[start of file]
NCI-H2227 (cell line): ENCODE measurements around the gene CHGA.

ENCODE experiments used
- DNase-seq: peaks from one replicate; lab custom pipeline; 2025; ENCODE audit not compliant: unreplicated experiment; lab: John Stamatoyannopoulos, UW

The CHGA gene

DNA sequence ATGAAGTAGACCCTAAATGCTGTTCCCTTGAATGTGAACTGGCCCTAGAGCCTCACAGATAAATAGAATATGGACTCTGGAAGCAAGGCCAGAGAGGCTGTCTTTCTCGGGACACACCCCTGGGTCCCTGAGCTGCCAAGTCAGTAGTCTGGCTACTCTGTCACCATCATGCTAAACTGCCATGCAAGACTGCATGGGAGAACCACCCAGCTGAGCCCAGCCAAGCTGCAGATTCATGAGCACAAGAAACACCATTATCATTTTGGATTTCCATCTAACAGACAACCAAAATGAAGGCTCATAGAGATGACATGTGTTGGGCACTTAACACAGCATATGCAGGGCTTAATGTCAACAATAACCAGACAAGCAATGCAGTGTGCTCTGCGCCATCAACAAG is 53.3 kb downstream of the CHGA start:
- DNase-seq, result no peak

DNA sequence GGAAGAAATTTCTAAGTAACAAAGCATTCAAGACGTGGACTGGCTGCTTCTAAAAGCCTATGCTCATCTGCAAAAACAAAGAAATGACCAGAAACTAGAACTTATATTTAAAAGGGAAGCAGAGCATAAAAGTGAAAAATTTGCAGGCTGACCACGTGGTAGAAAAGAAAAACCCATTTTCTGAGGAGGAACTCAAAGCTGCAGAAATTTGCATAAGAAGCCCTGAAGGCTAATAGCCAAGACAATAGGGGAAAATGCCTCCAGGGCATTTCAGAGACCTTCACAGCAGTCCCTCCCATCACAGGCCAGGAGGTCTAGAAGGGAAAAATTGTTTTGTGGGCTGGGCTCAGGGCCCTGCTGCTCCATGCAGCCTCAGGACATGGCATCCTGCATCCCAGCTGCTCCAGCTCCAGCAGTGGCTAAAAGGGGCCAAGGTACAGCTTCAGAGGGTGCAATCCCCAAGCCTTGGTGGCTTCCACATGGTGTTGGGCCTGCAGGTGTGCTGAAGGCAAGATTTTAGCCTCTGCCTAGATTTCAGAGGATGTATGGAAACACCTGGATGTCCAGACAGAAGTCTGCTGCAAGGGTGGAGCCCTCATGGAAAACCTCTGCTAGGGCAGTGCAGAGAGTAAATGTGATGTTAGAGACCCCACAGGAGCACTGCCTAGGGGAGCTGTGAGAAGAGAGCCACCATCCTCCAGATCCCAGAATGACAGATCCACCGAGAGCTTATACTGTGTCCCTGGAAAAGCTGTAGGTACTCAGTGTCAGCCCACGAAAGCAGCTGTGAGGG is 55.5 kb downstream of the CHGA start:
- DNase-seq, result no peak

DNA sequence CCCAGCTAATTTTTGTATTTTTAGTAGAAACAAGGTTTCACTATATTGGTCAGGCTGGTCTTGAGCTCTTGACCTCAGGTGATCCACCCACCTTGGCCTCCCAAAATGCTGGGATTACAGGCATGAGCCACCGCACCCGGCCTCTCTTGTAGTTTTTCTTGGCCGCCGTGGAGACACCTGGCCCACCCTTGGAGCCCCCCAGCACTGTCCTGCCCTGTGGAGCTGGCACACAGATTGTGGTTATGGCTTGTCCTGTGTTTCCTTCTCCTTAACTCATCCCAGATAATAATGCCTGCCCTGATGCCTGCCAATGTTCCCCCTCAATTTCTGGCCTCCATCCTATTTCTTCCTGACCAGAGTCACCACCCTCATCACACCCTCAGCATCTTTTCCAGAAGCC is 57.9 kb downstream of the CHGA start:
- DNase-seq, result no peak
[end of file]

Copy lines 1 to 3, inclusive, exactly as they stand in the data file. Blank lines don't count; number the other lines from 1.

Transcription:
NCI-H2227 (cell line): ENCODE measurements around the gene CHGA.

ENCODE experiments used
- DNase-seq: peaks from one replicate; lab custom pipeline; 2025; ENCODE audit not compliant: unreplicated experiment; lab: John Stamatoyannopoulos, UW